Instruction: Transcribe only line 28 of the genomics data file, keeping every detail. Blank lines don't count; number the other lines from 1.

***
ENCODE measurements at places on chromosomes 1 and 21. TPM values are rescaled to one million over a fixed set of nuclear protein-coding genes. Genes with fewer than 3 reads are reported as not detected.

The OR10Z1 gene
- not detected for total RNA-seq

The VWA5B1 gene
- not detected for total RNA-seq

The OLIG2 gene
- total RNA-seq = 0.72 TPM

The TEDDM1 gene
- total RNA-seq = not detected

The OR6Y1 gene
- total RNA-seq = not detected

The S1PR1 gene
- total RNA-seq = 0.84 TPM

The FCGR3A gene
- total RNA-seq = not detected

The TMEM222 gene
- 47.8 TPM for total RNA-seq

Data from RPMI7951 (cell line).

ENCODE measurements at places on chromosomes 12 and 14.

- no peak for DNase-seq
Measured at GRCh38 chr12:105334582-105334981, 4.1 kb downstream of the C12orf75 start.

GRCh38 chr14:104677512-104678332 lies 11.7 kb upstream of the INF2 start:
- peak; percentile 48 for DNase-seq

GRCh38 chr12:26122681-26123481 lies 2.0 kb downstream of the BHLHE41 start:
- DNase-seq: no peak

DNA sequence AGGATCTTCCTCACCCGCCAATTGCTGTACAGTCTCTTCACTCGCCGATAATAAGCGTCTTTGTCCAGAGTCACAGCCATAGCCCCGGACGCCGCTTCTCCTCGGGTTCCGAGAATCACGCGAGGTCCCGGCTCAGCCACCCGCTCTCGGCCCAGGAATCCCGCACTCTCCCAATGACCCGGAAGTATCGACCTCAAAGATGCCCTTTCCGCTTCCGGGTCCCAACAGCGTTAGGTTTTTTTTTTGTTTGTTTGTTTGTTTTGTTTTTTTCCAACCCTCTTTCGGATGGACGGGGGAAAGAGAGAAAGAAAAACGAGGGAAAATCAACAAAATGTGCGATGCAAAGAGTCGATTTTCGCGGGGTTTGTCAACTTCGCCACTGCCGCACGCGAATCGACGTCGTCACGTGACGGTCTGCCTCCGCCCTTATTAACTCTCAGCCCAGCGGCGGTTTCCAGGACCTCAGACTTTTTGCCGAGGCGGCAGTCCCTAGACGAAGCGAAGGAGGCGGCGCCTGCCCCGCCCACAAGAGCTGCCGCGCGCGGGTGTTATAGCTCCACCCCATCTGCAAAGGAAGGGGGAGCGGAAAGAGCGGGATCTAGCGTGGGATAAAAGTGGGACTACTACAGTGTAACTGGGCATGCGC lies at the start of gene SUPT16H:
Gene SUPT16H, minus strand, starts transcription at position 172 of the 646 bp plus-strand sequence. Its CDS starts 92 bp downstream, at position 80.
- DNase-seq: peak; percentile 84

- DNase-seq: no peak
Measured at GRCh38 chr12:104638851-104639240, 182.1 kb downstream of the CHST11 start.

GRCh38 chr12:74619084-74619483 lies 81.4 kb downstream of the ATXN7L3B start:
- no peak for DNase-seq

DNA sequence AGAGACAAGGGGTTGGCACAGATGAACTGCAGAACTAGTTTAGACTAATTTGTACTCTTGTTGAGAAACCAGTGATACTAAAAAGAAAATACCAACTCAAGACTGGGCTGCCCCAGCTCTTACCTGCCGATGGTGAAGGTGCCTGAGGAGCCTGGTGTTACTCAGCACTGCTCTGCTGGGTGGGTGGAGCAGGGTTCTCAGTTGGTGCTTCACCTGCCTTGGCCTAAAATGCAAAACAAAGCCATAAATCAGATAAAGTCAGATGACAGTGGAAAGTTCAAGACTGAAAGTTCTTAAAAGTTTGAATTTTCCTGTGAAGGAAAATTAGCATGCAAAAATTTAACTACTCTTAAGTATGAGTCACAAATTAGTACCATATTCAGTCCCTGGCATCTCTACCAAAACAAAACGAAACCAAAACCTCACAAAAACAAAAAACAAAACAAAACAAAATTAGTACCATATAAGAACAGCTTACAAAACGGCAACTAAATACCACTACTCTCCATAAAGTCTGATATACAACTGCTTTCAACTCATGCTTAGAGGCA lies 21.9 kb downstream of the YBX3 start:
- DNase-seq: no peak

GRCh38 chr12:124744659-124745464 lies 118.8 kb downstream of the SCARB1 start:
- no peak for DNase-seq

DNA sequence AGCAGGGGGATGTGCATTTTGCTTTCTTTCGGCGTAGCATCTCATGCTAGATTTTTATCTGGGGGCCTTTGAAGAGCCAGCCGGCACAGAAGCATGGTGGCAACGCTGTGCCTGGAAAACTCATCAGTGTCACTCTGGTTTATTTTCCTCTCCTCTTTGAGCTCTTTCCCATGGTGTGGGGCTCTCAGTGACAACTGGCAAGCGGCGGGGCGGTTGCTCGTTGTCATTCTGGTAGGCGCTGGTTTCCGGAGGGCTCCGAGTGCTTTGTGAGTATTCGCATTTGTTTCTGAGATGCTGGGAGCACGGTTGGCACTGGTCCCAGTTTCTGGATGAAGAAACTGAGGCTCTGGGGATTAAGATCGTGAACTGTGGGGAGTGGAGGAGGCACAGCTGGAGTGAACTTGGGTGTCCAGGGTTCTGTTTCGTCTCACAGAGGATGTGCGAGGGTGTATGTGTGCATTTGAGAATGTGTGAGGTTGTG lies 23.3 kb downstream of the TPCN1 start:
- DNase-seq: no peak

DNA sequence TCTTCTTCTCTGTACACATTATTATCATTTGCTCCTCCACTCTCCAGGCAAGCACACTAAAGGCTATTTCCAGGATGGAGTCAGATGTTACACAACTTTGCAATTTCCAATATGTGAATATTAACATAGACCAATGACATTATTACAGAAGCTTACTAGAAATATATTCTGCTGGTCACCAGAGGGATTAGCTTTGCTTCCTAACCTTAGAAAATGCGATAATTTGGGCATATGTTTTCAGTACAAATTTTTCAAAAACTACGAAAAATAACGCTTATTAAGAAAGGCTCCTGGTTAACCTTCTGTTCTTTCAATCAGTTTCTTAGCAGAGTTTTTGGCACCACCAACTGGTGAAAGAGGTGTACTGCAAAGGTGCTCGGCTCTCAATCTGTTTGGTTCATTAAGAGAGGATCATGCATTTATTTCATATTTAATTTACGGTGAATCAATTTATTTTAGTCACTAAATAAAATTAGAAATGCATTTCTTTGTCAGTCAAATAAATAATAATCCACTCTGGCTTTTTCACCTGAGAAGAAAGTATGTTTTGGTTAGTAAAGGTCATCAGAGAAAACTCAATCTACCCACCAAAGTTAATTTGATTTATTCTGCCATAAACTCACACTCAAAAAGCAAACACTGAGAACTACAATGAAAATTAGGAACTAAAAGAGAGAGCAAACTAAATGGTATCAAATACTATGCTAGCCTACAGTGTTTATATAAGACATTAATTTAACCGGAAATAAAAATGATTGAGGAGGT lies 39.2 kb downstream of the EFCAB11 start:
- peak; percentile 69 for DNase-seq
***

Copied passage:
- DNase-seq: peak; percentile 84